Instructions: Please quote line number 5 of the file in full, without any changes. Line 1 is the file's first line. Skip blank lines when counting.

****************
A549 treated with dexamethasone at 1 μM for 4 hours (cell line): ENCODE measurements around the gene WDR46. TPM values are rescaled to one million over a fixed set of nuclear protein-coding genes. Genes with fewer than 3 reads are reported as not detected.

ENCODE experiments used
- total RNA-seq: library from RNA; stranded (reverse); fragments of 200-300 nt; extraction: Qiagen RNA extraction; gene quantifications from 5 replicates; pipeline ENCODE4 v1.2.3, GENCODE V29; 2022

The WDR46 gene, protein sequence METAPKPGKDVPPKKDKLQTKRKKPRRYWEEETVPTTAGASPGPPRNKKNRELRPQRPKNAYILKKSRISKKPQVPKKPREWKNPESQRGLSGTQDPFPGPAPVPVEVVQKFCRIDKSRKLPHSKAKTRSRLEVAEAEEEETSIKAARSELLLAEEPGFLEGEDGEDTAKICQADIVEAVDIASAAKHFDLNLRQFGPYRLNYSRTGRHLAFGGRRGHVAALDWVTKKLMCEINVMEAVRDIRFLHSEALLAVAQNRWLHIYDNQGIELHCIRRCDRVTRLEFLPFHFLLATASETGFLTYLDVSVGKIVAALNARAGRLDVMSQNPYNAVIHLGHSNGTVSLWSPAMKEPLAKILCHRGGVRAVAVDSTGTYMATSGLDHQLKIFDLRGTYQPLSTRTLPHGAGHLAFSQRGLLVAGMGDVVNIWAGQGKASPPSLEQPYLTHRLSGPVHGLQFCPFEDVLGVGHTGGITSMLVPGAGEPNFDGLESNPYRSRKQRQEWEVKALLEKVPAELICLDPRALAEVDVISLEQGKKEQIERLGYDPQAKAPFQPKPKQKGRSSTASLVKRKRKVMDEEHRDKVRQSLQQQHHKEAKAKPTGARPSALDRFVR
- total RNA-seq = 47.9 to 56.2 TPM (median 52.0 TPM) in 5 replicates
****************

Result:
- total RNA-seq = 47.9 to 56.2 TPM (median 52.0 TPM) in 5 replicates